New Literary Voices of the Moroccan Diaspora

BookNew Literary Voices of the Moroccan Diaspora

New Literary Voices of the Moroccan Diaspora

Republic of Cousins

Migrations and Identities, 11


September 15th, 2022





'Original and comprehensive, this book is at the forefront of cutting-edge research on diaspora and multiculturalism studies.'
Professor Cristián H. Ricci, University of California Merced

The highly-charged debate over Morocco’s diasporic minorities in Europe has led to a growing interest in the literary production of these ‘new’ Europeans. This comparative study is the first to discuss together a body of texts, including contemporary Judeo-Moroccan literature, written in French, Spanish, Catalan and Dutch, which have never been studied as a group.
Faced with such a variegated field of literary production, the aim of this book is not to tie individual works of literature to their ‘national’ place of origin, but to re-conceptualize the idea of a ‘Moroccan’ literature with regard to the transnational and multilingual experiences from which it arises. Drawing on a wide range of theoretical insights, from Fatima Mernissi’s concept of female subalternity to Abdelmalek Sayad’s principle of the immigrants’ ‘absent’ history, this book allows for the re-evaluation of the relationship between migration and postcolonial literary studies. A careful analysis of the literary techniques used in the texts under scrutiny here highlights their poeticality, without bypassing their political relevance with regard to the intercultural relations between Morocco and Europe as they are presently unfolding across the Mediterranean, and beyond.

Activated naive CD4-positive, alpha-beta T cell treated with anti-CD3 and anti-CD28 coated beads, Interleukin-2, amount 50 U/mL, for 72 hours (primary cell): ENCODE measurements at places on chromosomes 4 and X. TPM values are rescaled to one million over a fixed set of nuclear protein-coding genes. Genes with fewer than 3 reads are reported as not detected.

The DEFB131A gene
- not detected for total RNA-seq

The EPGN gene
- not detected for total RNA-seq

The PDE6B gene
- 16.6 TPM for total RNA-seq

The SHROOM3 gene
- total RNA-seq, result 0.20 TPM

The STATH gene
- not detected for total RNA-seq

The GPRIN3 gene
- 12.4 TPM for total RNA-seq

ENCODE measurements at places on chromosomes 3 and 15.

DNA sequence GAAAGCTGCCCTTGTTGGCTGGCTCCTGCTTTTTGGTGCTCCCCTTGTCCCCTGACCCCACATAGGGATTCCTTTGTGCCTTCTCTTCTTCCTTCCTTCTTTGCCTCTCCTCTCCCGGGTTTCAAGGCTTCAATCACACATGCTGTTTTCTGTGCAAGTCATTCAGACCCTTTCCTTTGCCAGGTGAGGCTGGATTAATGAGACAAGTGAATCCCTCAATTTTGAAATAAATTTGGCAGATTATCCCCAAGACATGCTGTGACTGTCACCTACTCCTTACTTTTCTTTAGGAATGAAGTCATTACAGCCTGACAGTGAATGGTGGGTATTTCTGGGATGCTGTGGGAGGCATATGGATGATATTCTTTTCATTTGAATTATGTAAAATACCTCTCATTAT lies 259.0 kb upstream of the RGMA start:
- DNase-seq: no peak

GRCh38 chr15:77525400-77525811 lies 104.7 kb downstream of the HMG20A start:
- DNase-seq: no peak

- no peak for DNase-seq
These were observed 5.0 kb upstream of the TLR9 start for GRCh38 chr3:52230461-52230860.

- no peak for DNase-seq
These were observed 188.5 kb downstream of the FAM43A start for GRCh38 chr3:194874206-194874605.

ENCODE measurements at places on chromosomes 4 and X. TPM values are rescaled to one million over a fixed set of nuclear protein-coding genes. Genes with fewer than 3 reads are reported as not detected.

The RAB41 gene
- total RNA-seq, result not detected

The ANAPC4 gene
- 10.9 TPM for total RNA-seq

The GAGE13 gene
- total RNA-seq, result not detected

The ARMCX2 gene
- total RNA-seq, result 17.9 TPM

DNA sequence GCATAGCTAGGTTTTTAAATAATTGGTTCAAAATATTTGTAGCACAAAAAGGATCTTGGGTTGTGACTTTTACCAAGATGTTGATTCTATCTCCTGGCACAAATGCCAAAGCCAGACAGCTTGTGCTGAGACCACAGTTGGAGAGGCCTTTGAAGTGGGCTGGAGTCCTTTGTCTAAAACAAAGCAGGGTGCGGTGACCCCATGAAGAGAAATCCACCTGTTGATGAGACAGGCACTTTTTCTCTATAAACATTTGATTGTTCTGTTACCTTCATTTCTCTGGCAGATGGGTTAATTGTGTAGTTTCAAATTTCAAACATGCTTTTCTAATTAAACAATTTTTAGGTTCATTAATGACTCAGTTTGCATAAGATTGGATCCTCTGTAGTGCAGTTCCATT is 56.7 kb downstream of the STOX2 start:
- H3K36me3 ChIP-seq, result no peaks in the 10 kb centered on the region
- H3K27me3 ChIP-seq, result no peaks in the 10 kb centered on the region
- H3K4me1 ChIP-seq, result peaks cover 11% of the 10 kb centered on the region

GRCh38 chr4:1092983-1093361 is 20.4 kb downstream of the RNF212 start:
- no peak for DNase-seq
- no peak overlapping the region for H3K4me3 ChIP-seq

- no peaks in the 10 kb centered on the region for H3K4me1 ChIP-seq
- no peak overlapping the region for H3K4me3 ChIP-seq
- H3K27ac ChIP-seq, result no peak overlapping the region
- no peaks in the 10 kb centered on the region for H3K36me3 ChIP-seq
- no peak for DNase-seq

Author Information

Prof. dr. Ieme van der Poel is Professor of French Literature, Emerita, at the University of Amsterdam.

Table of Contents

Section TitlePage
CHAPTER I: Writing absence
CHAPTER II: The European-Maghrebi cultural exchange
CHAPTER III: Beyond Orientalism: Self-exoticization and irony
CHAPTER IV: Feminism and/or autobiography
CHAPTER V: Female subalternity and the experience of migration
CHAPTER VI: Pioneers or pariahs?
CHAPTER VII: A literature of exile